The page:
Not according to the Seventh Circuit! Human Resource professionals are well aware of the challenges presented when an employee’s medical condition requires more time off than available to the employee under standard company leave or Family and Medical Leave Act policies. The critical questions in those situations are: 1) Does the employee’s condition qualify as a disability? 2) If so, must additional leave be provided as a “reasonable accommodation” under the Americans with Disabilities Act? 3) What if the need for additional leave involves extensive time off?

The Equal Employment Opportunity Commission and federal courts have also been struggling with these issues for years. Prior to 2016, the EEOC repeatedly insisted that leave was a form of reasonable accommodation but failed to provide any specific guidance to employers on the topic. Court decisions on the topic were all over the board – some holding that leave as long as one year was a “reasonable accommodation,” while others questioned whether a leave of absence even qualifies as a form of “accommodation.” Neither the EEOC nor the courts ever established a clear delineation of when leave must be granted as an accommodation or the maximum length of leave which would qualify as “reasonable.”

May, 2016 EEOC Guidance Requiring Leave as ADA Accommodation

In May of 2016, the EEOC finally issued a formal Guidance, entitled “Employer-Provided Leave and the Americans with Disabilities Act.” In the Guidance, the EEOC declared that an employer must consider providing unpaid leave to an employee with a disability “so long as it does not create an undue hardship.”

The EEOC acknowledged its futuristic interpretation of the ADA by declaring, “The purpose of the ADA’s reasonable accommodation obligation is to require employers to change the way things are customarily done.”

To the dismay of HR professionals, the 2016 EEOC Guidance still provided no clear guidelines on how much leave must be extended under the EEOC’s definition of “reasonable.” The EEOC simply repeated its prior mantra of requiring a “case by case, individualized assessment” of all factors. The EEOC further noted that policies which arbitrarily establish a maximum leave allotment are unlawful unless they allow for exceptions for reasonable accommodation needs.

The EEOC Guidance thus continued to present challenges, unresolved questions and potential legal exposure to employers in situations where an employee’s medical condition exceeded available company-sponsored leave.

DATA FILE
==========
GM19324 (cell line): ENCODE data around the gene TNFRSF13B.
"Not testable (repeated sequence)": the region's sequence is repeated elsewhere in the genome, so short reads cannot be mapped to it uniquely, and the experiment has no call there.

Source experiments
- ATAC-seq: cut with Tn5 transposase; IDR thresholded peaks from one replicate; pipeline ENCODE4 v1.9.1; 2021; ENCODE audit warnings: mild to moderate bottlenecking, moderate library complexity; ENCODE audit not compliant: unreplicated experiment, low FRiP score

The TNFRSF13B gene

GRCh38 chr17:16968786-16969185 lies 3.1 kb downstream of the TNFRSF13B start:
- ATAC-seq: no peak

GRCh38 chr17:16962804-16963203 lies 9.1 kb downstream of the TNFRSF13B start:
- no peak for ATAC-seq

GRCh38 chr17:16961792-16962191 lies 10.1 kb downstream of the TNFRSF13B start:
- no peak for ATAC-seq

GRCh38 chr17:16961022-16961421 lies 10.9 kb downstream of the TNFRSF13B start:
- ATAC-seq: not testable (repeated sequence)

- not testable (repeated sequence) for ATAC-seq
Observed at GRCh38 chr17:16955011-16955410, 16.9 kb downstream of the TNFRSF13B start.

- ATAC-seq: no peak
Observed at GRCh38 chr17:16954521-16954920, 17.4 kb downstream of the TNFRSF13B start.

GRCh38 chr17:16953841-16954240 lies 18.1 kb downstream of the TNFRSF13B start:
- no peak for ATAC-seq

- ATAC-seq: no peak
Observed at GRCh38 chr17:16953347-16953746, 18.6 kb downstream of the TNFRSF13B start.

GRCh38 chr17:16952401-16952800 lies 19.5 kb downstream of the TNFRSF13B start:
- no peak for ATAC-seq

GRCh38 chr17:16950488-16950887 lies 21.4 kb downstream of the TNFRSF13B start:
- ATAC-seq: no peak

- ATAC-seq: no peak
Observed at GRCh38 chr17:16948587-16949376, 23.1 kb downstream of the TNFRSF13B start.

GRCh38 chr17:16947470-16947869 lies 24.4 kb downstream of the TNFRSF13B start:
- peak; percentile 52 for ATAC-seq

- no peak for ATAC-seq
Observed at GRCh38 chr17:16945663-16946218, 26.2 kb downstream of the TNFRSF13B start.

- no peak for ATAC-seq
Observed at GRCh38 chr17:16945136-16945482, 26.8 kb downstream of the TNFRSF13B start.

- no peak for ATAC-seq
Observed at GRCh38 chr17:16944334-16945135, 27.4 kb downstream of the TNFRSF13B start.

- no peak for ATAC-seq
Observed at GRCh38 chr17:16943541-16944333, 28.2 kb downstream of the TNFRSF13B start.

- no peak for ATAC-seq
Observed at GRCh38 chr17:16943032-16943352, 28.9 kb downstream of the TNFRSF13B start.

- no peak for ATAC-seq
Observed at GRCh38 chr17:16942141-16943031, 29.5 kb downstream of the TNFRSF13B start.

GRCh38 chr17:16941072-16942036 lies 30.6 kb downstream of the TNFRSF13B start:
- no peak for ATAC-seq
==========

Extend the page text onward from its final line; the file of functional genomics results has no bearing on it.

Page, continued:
Seventh Circuit Rejects EEOC Position on Leave

On September 20, 2017, the Seventh Circuit Court of Appeals, which covers the states of Wisconsin, Illinois and Indiana, issued a decision in Severson v. Heartland Woodcraft, No. 15-3754, (7th Cir. 2017) which rejected many of the EEOC’s directives in the May, 2016 EEOC Guidance.

In Severson, an employee went out on FMLA leave due to a non-work related back condition. The employee exhausted all 12 weeks of available FMLA leave. Near the end of his leave, the employee advised the company that he was scheduled to undergo back surgery on the final day of his leave. He said that the post-surgery recovery would require two to three months of additional time off before returning to work.

The employer replied that, for business reasons, it needed to fill the employee’s position, and therefore could not grant his request. The employer then terminated the employee following the end of his FMLA leave and invited the employee to reapply at the company when he was able to begin working again.

The employee was cleared to work three months after the FMLA expired. However, instead of reapplying, the employee filed a lawsuit, claiming that the company had violated the ADA by refusing to grant him additional leave as an accommodation.

The Seventh Circuit dismissed the employee’s claim, while rejecting the EEOC’s stance on leave as a reasonable accommodation. The Court declared that the definition of “reasonable accommodation” is “one that allows the disabled employee to perform the essential functions of the employment position.”

The Court held that “if the proposed accommodation does not make it possible for the employee to perform their job, then the employee is not a ‘qualified individual’ under the ADA.” Because a leave of absence does not “allow the employee to perform their essential functions,” a leave of absence, by definition, is not a “reasonable accommodation.”

To hold otherwise, according to the Court, would “transform the ADA into a medical-leave statute – in effect, an open-ended extension of the FMLA.” The Court held that such an interpretation would be “untenable.”